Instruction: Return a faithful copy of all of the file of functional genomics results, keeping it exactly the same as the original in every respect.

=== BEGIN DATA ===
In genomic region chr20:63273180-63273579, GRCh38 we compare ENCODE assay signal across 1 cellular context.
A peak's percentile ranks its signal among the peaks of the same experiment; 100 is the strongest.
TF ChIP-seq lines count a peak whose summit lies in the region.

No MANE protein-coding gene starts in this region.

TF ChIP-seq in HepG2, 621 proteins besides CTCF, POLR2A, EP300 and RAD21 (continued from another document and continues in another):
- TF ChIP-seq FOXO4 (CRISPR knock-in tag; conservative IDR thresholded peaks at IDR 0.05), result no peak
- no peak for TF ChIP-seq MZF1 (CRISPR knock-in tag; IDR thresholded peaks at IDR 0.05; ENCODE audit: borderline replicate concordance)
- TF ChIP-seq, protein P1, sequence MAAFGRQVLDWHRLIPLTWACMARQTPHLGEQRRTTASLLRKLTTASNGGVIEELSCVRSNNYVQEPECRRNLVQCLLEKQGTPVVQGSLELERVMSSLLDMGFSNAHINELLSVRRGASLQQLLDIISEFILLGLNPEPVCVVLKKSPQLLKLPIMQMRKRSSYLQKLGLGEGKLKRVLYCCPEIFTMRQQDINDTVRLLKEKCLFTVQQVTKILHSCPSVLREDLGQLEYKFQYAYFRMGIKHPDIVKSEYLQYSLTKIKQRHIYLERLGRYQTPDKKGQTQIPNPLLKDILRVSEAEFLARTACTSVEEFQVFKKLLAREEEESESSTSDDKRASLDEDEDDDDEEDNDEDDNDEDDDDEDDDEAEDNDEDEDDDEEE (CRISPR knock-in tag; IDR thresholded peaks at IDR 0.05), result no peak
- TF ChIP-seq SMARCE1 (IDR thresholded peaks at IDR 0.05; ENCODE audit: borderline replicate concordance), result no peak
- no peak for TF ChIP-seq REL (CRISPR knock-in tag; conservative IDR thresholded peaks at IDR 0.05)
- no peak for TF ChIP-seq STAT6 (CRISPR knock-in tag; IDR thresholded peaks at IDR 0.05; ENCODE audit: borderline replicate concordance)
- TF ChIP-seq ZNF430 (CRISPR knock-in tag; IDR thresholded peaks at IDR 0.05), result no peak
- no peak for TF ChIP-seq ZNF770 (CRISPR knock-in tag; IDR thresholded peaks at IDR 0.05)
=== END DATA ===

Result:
In genomic region chr20:63273180-63273579, GRCh38 we compare ENCODE assay signal across 1 cellular context.
A peak's percentile ranks its signal among the peaks of the same experiment; 100 is the strongest.
TF ChIP-seq lines count a peak whose summit lies in the region.

No MANE protein-coding gene starts in this region.

TF ChIP-seq in HepG2, 621 proteins besides CTCF, POLR2A, EP300 and RAD21 (continued from another document and continues in another):
- TF ChIP-seq FOXO4 (CRISPR knock-in tag; conservative IDR thresholded peaks at IDR 0.05), result no peak
- no peak for TF ChIP-seq MZF1 (CRISPR knock-in tag; IDR thresholded peaks at IDR 0.05; ENCODE audit: borderline replicate concordance)
- TF ChIP-seq, protein P1, sequence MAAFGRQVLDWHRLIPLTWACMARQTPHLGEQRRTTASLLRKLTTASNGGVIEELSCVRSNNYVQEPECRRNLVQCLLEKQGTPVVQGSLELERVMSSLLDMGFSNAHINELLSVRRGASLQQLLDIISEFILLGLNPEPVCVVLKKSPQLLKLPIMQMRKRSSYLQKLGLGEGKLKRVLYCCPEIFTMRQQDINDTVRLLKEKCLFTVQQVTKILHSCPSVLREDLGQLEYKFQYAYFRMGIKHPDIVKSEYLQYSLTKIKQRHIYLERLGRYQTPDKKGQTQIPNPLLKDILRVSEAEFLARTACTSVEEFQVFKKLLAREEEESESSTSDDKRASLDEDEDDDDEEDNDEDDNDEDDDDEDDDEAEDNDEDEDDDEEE (CRISPR knock-in tag; IDR thresholded peaks at IDR 0.05), result no peak
- TF ChIP-seq SMARCE1 (IDR thresholded peaks at IDR 0.05; ENCODE audit: borderline replicate concordance), result no peak
- no peak for TF ChIP-seq REL (CRISPR knock-in tag; conservative IDR thresholded peaks at IDR 0.05)
- no peak for TF ChIP-seq STAT6 (CRISPR knock-in tag; IDR thresholded peaks at IDR 0.05; ENCODE audit: borderline replicate concordance)
- TF ChIP-seq ZNF430 (CRISPR knock-in tag; IDR thresholded peaks at IDR 0.05), result no peak
- no peak for TF ChIP-seq ZNF770 (CRISPR knock-in tag; IDR thresholded peaks at IDR 0.05)